Beach camping season is finally upon us, which means you'll need to stock up on sunscreen, brush up on tide times and ensure you have the right outdoor gear to suit your sandy surroundings.
Setting up on a designated site may require similar preparation and planning to a bush camping trip, but if you'd prefer to go off the beaten track and find a secluded spot, there are a few things to consider before pitching your tent - or hitting the road for that matter.
- Pack Beach-Specific Supplies
- Shade: We're all about soaking up that glorious summer sunshine, but even the most dedicated sun worshippers can use a break from the sharp rays. Shelters such as the Deluxe Gazebo, tarps, or beach shade will be your best friend when camping on the beach. Setting up a secure, covered area will protect you from, not only the scorching sun, but also any unexpected weather changes. You've got to love those afternoon storms, right? Tip: add a gazebo wall for extra protection from any insects or bad weather.
- Tent: As the weather can be unpredictable, you'll want to take an all-season tent. Check out our new Fast Frame Tent range.
- Power: Another thing to think about when camping on the beach is power. If you plan on spending an extended period of time on the road but are not setting up on a campsite, you'll need to bring along a generator.
- Food:We say it every time, but pre-preparation is key. Organising your menu before you leave will help reduce stress when it comes to meal times. Half the excitement of beach camping is catching your own dinner. Yes, but it's better to be well-prepared in case you don't reel in the catch of the day. Tip: Don't forget to pack enough WATER.
- Campsite Set Up
This one may be obvious, but it's worth repeating - if you plan on camping beside the ocean and not on a designated campsite, you'll need to be all over those tide times. There are plenty of apps that allow you to monitor precise movements, so be sure to do your research before pitching your tent or setting up a campfire. Sand dunes are also something to steer clear of. Although they look cosy to nestle up next to, they actually pose a risk of shifting sand and rocks falling onto your site. Once you've found a nice flat spot, smooth out the sand with a rake to create an even surface - this will ensure you won't wake up on a hard sand mound or in a divot.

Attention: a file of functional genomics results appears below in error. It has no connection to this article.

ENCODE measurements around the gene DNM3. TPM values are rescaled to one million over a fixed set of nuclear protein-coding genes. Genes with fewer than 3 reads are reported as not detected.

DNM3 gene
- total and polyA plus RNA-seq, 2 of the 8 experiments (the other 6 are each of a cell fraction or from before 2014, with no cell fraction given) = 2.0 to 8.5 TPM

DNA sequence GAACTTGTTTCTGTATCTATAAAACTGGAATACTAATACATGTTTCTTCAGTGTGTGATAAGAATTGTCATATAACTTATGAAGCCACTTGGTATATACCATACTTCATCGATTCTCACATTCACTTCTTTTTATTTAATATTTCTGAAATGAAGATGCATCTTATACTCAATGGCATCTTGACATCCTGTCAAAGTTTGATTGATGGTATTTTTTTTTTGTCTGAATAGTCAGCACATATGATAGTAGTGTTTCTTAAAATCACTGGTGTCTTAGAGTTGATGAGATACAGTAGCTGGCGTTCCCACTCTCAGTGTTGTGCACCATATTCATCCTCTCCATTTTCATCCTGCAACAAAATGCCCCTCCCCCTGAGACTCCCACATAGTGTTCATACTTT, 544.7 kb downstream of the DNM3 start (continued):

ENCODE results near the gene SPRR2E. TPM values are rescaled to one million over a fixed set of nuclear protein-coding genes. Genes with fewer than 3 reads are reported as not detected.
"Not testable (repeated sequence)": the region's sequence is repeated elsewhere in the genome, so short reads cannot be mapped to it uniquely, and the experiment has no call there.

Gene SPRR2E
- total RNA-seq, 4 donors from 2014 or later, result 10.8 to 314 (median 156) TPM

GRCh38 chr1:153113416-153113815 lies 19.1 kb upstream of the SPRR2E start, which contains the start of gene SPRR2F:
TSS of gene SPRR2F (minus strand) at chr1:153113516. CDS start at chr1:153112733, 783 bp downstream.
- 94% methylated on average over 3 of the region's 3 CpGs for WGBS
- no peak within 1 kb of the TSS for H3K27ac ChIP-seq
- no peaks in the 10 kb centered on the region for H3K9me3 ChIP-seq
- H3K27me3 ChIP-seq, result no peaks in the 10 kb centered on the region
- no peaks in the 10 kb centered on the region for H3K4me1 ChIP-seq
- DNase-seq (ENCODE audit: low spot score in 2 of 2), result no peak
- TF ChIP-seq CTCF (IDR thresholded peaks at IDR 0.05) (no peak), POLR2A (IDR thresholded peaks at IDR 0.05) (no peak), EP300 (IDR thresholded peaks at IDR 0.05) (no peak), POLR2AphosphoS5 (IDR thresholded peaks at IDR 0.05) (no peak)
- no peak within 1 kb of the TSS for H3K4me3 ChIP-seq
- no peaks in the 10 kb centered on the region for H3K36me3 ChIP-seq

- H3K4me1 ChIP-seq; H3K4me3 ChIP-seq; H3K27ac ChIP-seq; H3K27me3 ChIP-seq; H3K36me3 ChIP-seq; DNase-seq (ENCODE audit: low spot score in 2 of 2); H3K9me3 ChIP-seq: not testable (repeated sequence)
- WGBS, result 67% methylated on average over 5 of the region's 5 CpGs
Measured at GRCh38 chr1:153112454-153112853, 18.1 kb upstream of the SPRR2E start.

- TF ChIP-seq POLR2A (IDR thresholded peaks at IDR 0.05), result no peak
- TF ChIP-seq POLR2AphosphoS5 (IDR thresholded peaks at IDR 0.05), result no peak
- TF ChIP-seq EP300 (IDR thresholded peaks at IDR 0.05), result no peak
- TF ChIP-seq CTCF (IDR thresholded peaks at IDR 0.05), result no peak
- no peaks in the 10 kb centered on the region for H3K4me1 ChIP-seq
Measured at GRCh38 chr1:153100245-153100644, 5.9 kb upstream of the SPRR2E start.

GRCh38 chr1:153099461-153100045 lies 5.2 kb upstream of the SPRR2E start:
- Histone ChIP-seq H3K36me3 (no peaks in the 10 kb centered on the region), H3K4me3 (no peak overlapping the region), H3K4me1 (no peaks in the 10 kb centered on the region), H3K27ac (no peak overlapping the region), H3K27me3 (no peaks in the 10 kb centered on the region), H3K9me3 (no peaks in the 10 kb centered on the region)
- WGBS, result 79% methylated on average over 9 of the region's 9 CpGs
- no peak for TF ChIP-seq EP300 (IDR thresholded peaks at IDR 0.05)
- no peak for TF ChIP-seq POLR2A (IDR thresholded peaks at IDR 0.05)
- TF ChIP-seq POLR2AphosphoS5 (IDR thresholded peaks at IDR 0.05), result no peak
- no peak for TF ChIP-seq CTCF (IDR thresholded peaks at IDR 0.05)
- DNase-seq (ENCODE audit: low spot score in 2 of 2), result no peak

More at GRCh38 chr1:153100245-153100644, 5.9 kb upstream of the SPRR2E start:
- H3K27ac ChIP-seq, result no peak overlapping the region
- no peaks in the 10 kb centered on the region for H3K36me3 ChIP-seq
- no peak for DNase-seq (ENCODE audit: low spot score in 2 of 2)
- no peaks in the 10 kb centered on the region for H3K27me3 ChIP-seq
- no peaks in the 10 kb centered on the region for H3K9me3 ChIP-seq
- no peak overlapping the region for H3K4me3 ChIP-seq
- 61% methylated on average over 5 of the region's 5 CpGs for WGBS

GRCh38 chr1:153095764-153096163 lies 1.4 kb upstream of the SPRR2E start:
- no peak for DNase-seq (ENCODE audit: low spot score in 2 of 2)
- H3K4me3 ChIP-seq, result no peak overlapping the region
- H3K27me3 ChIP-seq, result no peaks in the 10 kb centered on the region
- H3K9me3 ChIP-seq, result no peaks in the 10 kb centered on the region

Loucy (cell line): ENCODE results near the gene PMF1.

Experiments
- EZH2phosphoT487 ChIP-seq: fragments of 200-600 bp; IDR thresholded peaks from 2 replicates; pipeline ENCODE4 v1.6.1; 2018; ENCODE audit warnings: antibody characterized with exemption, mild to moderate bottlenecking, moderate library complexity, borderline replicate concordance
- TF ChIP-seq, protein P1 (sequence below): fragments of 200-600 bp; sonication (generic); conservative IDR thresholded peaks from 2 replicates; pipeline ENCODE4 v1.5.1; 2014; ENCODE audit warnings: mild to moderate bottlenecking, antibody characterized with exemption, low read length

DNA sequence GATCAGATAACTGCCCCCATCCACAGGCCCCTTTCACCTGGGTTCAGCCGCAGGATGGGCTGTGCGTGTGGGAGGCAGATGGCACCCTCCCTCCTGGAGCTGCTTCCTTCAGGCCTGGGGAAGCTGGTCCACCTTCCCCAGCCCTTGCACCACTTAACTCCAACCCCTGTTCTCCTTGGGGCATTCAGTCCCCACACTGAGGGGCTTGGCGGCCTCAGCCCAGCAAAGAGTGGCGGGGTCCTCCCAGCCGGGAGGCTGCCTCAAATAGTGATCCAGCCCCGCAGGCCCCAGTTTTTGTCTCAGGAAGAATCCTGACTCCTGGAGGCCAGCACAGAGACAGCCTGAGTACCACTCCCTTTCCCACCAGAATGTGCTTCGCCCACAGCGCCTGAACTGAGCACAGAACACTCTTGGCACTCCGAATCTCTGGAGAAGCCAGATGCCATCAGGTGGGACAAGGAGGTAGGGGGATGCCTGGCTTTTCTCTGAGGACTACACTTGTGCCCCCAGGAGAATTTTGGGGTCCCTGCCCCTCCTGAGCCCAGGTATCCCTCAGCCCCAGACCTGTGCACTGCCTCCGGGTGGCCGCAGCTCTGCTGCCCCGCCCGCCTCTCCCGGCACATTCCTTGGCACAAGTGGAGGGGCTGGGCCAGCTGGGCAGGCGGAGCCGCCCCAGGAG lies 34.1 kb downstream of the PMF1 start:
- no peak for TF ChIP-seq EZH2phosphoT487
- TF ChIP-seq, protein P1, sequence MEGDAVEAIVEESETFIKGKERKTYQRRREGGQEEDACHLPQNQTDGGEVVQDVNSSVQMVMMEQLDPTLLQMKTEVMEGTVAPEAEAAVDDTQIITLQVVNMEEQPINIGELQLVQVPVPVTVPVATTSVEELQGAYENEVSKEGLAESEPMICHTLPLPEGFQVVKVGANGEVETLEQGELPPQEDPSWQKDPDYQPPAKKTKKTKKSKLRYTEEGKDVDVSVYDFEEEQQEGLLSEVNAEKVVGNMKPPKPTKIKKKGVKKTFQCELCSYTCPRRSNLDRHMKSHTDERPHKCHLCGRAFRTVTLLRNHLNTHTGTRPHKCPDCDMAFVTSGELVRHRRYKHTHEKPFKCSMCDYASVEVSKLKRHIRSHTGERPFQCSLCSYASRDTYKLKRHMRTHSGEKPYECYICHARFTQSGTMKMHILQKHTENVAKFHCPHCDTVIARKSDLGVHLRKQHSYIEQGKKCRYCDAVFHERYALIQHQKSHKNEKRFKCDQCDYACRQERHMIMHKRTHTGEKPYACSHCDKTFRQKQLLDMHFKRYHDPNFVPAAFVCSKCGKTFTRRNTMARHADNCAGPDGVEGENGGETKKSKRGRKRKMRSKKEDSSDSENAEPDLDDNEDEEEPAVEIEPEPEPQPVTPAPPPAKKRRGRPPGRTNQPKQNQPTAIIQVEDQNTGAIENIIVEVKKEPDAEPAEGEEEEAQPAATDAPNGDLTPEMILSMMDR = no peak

- What Else to Bring
Sand is obviously the thing that will cause you the most grief when camping on the beach. A few items you can take to help reduce the pain include: a dust pan and brush for sweeping out your tent, a doormat, sand stakes and baby powder. Surprisingly, if you apply baby powder to your sticky, sand-covered body, it will just fall straight off! No showers or aggressive towel rubbing is needed.
Don't forget to pack plenty of sand pegs, sunscreen, beach activities and always remember to stash your trash. Ropes and anchors may also come in handy to tie down any loose ends when the wind picks up.